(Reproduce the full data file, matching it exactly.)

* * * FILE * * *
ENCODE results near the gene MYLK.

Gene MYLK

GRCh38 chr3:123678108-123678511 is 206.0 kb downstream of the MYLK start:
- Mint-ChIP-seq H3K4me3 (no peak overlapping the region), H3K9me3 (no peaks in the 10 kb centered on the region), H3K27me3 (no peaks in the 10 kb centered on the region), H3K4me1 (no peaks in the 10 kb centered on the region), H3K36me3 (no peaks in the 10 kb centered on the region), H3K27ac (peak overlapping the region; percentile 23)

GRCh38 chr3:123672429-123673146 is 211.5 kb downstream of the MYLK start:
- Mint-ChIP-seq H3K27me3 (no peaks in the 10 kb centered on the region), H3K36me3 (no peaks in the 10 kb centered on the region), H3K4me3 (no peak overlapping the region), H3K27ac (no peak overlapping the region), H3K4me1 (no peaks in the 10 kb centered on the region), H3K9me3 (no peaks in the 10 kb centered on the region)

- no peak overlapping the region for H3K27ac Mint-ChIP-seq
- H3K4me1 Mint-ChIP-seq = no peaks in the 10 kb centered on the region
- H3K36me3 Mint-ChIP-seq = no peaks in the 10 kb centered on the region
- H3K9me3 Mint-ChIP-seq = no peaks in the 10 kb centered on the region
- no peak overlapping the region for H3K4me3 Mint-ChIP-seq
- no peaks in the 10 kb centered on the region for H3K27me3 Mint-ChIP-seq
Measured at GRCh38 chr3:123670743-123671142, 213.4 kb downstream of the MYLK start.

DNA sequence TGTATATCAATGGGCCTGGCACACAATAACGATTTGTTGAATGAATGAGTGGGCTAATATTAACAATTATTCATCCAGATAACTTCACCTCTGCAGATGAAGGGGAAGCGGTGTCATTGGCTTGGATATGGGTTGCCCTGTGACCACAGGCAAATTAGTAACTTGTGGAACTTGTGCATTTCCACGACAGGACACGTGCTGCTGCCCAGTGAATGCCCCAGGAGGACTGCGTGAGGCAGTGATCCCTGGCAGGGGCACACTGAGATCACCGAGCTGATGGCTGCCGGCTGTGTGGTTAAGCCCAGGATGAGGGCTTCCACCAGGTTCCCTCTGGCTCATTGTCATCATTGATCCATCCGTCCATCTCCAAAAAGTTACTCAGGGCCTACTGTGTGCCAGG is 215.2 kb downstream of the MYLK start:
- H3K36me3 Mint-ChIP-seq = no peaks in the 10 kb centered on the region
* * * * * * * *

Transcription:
ENCODE results near the gene MYLK.

Gene MYLK

GRCh38 chr3:123678108-123678511 is 206.0 kb downstream of the MYLK start:
- Mint-ChIP-seq H3K4me3 (no peak overlapping the region), H3K9me3 (no peaks in the 10 kb centered on the region), H3K27me3 (no peaks in the 10 kb centered on the region), H3K4me1 (no peaks in the 10 kb centered on the region), H3K36me3 (no peaks in the 10 kb centered on the region), H3K27ac (peak overlapping the region; percentile 23)

GRCh38 chr3:123672429-123673146 is 211.5 kb downstream of the MYLK start:
- Mint-ChIP-seq H3K27me3 (no peaks in the 10 kb centered on the region), H3K36me3 (no peaks in the 10 kb centered on the region), H3K4me3 (no peak overlapping the region), H3K27ac (no peak overlapping the region), H3K4me1 (no peaks in the 10 kb centered on the region), H3K9me3 (no peaks in the 10 kb centered on the region)

- no peak overlapping the region for H3K27ac Mint-ChIP-seq
- H3K4me1 Mint-ChIP-seq = no peaks in the 10 kb centered on the region
- H3K36me3 Mint-ChIP-seq = no peaks in the 10 kb centered on the region
- H3K9me3 Mint-ChIP-seq = no peaks in the 10 kb centered on the region
- no peak overlapping the region for H3K4me3 Mint-ChIP-seq
- no peaks in the 10 kb centered on the region for H3K27me3 Mint-ChIP-seq
Measured at GRCh38 chr3:123670743-123671142, 213.4 kb downstream of the MYLK start.

DNA sequence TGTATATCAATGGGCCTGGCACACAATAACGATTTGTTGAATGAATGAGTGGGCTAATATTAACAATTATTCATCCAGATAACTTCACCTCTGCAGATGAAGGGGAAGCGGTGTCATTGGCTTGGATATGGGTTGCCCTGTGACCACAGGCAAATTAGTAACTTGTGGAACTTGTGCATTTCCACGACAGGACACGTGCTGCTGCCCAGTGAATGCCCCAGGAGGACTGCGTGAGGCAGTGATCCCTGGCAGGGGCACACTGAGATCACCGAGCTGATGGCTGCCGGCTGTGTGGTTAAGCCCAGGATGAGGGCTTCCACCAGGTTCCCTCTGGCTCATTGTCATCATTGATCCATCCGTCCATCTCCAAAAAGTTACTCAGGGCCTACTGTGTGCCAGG is 215.2 kb downstream of the MYLK start:
- H3K36me3 Mint-ChIP-seq = no peaks in the 10 kb centered on the region